A recent change to the U.S. Tax Code is being seen by Sacramento area nonprofits as a major win for their capacity to raise funds through charitable giving.
The change comes by way of Congress’ passage and President Barack Obama’s signing in December of a provision to make charitable rollovers from individual retirement accounts permanent. The rollover option, under the Protecting Americans from Tax Hikes Act of 2015, permits individuals 70 1/2 years or older to roll over as much as $100,000 from an IRA directly to a qualifying charity or nonprofit.
The timing of the new law may be significant given the mushrooming number of baby boomers reaching retirement age and the 70 1/2 -year old benchmark. A Merrill Lynch study released in October found that a potential giving surge exists in the United States over the next two decades – with an estimated $8 trillion expected to be given by retirees.
“There is no question that significant wealth will be changing hands over the coming decades,” said Michael Hardy, wealth adviser with UBS Financial Services. “It’s definitely a rallying cry for nonprofits to create compelling reasons why they are worthy beneficiaries of that exchange.”
The IRA charitable rollovers are tax-free and not included in adjusted gross income. The rollovers also count toward the required minimum distributions that IRA account owners must take at age 70 1/2 . By designating funds to go directly to charity, individuals can limit their taxable income and avoid consequences for Social Security and Medicare benefits based on income.
The new law does not apply to Roth IRAs, to the rollover of charitable gift annuities or charitable trusts or to donor-advised funds.
Most nonprofits, from food banks to arts organizations, stand to gain. However, it may be arts nonprofits that stand to benefit the most given the struggles they have weathered since the economic downturn of 2008, when arts organizations saw deep cutbacks in donations from foundations, corporations and state and federal grants.
In the Sacramento region, where corporate giving lags behind similar regions, and where foundation grants have shifted away from arts organizations to social services, the rollover’s permanent status is expected to have an impact on arts groups’ bottom line.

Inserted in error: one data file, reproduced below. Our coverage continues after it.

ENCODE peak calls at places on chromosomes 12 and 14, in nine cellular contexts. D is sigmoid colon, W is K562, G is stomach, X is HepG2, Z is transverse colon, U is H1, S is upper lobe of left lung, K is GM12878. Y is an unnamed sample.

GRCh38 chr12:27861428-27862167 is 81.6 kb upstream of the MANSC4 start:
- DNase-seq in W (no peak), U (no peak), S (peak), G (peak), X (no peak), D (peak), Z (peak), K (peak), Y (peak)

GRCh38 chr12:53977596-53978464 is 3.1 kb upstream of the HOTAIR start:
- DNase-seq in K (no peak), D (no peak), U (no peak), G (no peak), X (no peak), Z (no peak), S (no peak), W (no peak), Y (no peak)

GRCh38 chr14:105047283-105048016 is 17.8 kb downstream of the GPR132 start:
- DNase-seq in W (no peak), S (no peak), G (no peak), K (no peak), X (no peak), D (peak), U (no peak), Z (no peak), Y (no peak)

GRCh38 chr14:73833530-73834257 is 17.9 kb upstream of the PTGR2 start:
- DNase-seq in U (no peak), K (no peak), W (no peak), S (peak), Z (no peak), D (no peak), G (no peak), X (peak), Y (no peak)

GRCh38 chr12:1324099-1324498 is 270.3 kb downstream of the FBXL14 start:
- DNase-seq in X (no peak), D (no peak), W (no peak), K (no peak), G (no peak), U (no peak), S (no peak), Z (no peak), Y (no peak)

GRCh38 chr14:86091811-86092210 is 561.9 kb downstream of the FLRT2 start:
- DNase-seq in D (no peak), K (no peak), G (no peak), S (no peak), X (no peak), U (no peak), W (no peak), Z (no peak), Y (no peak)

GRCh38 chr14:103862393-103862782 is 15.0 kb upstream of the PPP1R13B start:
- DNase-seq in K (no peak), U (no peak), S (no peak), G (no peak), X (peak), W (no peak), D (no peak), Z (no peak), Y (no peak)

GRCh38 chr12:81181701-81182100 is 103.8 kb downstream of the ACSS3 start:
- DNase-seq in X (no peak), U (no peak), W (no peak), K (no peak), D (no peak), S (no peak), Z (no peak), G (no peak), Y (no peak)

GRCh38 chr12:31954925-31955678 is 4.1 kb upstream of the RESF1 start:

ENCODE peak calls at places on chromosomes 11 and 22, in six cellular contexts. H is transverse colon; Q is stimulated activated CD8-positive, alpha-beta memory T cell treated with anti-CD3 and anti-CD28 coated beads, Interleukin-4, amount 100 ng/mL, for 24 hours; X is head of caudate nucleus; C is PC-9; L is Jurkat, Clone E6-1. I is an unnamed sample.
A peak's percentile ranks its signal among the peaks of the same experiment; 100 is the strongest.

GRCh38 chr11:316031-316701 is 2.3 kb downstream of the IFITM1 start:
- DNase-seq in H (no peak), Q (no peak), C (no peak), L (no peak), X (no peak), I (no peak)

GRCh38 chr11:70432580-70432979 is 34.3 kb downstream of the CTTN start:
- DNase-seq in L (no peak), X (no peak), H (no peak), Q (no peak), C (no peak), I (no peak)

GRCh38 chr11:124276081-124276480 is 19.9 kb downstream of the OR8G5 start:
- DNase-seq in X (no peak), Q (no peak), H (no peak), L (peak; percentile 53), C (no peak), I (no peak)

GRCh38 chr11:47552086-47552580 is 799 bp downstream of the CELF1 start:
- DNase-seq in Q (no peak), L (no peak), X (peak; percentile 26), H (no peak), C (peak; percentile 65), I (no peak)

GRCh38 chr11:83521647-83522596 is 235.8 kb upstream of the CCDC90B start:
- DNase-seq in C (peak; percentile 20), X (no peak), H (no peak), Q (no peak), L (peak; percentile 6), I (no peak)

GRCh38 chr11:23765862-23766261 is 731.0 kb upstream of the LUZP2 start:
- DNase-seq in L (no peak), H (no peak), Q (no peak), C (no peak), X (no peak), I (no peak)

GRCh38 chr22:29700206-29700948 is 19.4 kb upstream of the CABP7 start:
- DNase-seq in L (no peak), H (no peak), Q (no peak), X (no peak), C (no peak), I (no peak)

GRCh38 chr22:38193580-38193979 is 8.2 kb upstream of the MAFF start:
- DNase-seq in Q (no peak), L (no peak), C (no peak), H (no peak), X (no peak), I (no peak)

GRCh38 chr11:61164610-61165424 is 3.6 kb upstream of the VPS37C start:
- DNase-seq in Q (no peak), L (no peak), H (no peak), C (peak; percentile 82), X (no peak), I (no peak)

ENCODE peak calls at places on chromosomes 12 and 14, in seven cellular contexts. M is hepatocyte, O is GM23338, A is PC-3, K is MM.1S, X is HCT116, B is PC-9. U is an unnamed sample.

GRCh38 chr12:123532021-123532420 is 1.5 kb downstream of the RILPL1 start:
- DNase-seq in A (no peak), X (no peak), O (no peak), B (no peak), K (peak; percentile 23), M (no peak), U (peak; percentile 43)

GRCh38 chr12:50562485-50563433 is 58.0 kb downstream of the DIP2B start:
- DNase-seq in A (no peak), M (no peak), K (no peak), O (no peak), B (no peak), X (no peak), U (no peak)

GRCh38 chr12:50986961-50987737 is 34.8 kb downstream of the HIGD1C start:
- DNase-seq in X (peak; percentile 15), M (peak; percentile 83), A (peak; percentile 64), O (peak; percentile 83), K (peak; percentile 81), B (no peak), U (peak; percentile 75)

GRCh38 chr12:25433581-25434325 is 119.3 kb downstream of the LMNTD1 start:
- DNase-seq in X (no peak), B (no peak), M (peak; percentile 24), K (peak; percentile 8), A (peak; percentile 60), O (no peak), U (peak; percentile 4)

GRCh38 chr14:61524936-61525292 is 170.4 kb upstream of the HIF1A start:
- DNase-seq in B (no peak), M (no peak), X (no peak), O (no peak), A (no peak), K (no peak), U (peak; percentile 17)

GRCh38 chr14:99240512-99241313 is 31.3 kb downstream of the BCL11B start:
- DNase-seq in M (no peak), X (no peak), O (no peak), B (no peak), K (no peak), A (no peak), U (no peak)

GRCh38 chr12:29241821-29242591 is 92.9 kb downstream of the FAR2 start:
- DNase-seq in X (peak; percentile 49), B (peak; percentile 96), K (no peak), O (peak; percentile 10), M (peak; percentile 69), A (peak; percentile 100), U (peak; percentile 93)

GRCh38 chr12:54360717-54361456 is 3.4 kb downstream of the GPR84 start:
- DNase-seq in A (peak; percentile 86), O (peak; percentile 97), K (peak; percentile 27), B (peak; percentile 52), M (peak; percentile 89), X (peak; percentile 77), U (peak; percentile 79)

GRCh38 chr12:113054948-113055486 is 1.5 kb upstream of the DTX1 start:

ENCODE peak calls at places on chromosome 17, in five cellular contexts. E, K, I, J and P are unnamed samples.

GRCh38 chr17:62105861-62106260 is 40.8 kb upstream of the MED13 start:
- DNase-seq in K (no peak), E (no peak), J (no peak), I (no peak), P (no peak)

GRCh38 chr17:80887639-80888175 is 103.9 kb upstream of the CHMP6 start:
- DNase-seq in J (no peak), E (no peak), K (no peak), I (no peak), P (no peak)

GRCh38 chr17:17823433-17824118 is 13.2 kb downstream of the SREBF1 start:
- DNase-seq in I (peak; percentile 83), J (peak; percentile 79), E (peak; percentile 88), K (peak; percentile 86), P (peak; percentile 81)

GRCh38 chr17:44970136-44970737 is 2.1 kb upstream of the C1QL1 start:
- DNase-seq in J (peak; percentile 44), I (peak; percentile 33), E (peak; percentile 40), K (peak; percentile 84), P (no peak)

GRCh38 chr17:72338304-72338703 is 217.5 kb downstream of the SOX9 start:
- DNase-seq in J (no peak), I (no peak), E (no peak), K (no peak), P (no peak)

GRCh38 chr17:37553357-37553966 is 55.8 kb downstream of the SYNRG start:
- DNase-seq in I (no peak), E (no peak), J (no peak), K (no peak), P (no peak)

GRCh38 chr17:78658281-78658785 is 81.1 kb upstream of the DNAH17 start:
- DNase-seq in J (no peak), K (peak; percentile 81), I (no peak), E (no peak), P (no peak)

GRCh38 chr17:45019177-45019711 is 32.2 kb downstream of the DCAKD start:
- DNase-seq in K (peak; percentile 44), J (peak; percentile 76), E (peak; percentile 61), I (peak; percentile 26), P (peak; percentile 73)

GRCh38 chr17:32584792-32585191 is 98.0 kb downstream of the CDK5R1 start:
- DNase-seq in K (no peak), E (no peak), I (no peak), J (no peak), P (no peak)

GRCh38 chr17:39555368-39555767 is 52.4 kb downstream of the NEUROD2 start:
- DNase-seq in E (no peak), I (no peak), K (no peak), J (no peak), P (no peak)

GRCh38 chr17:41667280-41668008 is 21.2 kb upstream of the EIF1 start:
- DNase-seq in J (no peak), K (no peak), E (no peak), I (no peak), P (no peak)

At the Crocker Art Museum, the rollover has already become a key option for those who wish to contribute to the museum. Such charitable gifts typically range from $10,000 to $100,000, said Lial Jones, director of the Crocker. Since 2005, the museum has received roughly $700,000 by way of the rollover option, Jones said.
At the Sacramento Philharmonic, the permanency of the tax rollover option will make for a more stable, long-term fundraising horizon, said Alice Sauro, executive director.
“The long-term planning is significant in that it gives us the ability to build a funding program around it without wondering if the program will need to be dissolved from one year to the next,” Sauro said.
The IRA charitable rollover was first enacted into law as part of the Pension Protection Act of 2006, but Congress has allowed it to lapse several times. Each time, Congress retroactively extended the provision with weeks or days left in the calendar year, Hardy said. Congress only allowed for tax planning in one year, 2014, by enacting the rollover ahead of time.
Because Congress often renewed the provision retroactively late in the year, Hardy said none of his clients opted for the rollovers: “Virtually no one could take advantage of it unless you went back to your financial institution and asked them to reclassify the contributions.”
He contends that many individuals may have benefited and opted for the rollovers if they could plan for them.
“Now that it is in the books and there is some predictability in the tax codes, I have a feeling many financial advisers will use it as part of their arsenal,” he said.
The rollovers will also be a point of interest at the Sacramento Region Community Foundation, which manages endowments for more than 60 nonprofits, including the B Street Theatre and the Sacramento Gay Men’s Chorus.
“This represents a significant opportunity,” said Shirlee Tully, chief development officer at the foundation. “All of our funds – except donor-advised funds – can accept a rollover gift from an IRA.”